Howling winds rattled windows - and a few nerves - Sunday night as the final wave of gusts swept through southern New England before midnight.
As for the rest of New England, the wind continued into the early morning as our weekend storm slowly pulled away. Cold continued to funnel in, as well.
Temps on Monday will sit slightly below normal areawide as we turn our attention to the next storm system moving through the Ohio Valley.
This one is neither strong nor loaded with snow. In fact, the initial wave of snow over Cincinnati overnight has collapsed under the weight of our weekend storm and should slide harmlessly to the south Monday.
We’ll see plenty of clouds as a result, but the skies should stay free of any flakes.
It’s a different story towards morning Tuesday. The first pulse of snow should be arriving predawn across western New England and spread east through the early morning hours. It promises a sloppy, slow commute as the steady pacing puts down the first coating in many spots south of a line from Concord, New Hampshire to Biddeford, Maine.
While the track of the storm – along Long Island Sound and through the Vineyard - would signal an all-snow scenario for much of New England, the middle atmosphere has other plans.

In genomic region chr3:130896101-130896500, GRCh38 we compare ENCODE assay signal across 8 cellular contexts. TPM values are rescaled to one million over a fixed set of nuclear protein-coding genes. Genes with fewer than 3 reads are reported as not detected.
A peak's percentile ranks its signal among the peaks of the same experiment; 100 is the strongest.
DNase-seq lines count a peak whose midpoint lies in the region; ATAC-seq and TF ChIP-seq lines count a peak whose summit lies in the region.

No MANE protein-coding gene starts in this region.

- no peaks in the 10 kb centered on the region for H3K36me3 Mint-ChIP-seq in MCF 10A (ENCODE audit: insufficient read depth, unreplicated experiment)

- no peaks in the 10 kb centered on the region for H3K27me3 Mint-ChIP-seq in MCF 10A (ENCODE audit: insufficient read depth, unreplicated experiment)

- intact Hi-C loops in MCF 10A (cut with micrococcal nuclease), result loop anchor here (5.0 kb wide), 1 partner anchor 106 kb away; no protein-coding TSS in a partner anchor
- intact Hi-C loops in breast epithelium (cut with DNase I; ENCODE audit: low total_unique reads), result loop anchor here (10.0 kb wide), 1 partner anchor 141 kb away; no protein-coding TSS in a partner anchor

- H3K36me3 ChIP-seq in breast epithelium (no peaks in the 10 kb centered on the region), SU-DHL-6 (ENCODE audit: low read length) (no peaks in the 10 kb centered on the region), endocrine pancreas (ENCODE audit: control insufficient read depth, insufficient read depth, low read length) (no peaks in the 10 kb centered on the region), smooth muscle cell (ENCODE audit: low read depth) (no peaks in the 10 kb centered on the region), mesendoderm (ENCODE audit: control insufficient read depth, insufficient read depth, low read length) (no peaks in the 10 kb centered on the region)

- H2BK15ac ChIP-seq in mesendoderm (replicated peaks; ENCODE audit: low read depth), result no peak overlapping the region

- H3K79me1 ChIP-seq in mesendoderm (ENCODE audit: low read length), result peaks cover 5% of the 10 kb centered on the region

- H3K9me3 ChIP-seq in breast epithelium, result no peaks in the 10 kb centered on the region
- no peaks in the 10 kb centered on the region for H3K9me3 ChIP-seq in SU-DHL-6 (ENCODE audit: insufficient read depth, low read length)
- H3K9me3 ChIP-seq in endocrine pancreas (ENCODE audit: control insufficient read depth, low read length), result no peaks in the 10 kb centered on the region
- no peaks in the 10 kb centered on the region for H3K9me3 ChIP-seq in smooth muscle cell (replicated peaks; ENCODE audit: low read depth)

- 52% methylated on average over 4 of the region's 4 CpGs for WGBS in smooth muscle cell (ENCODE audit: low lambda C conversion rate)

A tongue of above-freezing temperatures will glide along the Mass. Turnpike and change us over to ice or mix from Boston to Worcester and west to Hartford during the day. This could potentially glaze over roads, decks, sidewalks and cars in the form of freezing rain and/or sleet.
While the storm winds to a close in the early and mid-afternoon, there will be residual delays and complications for the evening drive as well.
This isn’t winter’s only act this week. After an arctic front swings through with a few snow squalls Wednesday afternoon, bitter, numbing air will finish the workweek Thursday and Friday. We’ll wake to wind chills below zero on Thursday morning with temps that struggle to make 20s in the afternoon.
Cold should relent into next weekend as we await Mother Nature’s next move into Christmas week.